Mexico and Central America: Taking Aim at Corruption in Pharmaceutical Procurement

By Thomas Andrew O’Keefe*

Secretary of Health Headquarters, Mexico City, Mexico / Diego Delso / Wikipedia, Not Modified / Creative Commons License

Under pressure to reduce the cost of medications and medical supplies, the governments of Mexico, Guatemala, and Honduras have resorted to an international facilitator to combat inefficiencies and a lack of transparency in medical procurement while attempting to build their own capacity to manage purchases and reduce related corruption in the future.

  • The Mexican government has been trying to obtain lower prices from manufacturers and distributors of patented or single-sourced medications and medical devices since at least 2008, when it created a Coordinating Commission to Negotiate the Prices of Medications and Other Health Inputs. A pooled procurement mechanism overseen by the country’s Social Security Institute (IMSS) was established in 2013 to purchase pharmaceutical products and medical supplies on behalf of various federal and state agencies. When President Andrés Manuel López Obrador (AMLO) took office at the end of 2018, he labelled the Coordinating Commission as ineffectual and IMSS’ pooled procurement process as hopelessly corrupt – and terminated both. He consolidated purchasing authority for Mexico’s public health sector in the Secretariat of Finance and Public Credit, which also proved incapable of handling the task. To address widespread shortages throughout the country that were putting lives at risk, the Secretariat was signing contracts at exorbitant prices.
  • Last July, the AMLO administration executed an agreement with the United Nations Office for Project Services (UNOPS), a not-for-profit agency based in Copenhagen better known for implementing humanitarian and development projects. For 2021, the Mexican government is expected to spend some $4 billion to procure medications through UNOPS on behalf of federal entities and 26 of Mexico’s 32 states. UNOPS will reportedly net a 1.25 percent commission for what will be its largest single procurement project to date. In 2022, UNOPS will set up an electronic reverse auction system to conduct the bidding process with international suppliers.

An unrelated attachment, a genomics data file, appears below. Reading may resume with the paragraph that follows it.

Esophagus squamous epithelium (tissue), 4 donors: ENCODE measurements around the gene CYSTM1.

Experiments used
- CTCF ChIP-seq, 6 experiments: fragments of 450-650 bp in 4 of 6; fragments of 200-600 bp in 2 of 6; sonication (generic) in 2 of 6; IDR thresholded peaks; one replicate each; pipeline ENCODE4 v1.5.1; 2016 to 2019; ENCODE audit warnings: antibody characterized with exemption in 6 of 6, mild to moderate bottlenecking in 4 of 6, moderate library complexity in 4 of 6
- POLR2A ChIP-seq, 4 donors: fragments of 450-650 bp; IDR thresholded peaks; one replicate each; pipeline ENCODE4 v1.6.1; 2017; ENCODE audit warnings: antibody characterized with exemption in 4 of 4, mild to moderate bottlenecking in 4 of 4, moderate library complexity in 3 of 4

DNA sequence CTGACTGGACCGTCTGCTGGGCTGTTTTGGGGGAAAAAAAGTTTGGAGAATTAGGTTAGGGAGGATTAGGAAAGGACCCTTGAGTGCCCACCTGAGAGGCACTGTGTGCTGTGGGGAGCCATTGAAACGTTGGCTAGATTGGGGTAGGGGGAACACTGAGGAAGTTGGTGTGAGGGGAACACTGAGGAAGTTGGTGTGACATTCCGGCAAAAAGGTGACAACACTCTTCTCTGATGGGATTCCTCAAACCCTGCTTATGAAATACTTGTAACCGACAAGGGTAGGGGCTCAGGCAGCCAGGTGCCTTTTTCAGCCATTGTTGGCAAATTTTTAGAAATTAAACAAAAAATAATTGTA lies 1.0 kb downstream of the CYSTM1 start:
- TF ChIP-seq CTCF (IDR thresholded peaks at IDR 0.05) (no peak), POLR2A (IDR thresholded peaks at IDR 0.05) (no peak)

Guatemala and Honduras reached out to UNOPS, with good results, years ago.

  • In 2014, UNOPS began assisting the Honduran Social Security Institute (IHSS) and Ministry of Health to establish a more effective and transparent procurement system for purchasing medications and medical supplies. After a year, UNOPS was able to procure medications at costs at 40 percent or more lower than what had previously been paid. Government funding remains a problem, but allegations of corruption in medical purchases have dropped sharply.
  • Following major corruption scandals at Guatemala’s Social Security Institute (IGSS), the Guatemalan government signed a contract with UNOPS in 2016 that involved both procurement and technical assistance to the IGSS to enhance transparency and strengthen its procurement processes. As a result, the Guatemalan government estimates the IGSS achieved an estimated 57 percent reduction in the prices of procured medicines and a 34 percent savings in surgical medical supplies and cochlear implants. The IGSS claims it was able to utilize these savings to, among other things, build new hospitals and extend health insurance coverage to more Guatemalans.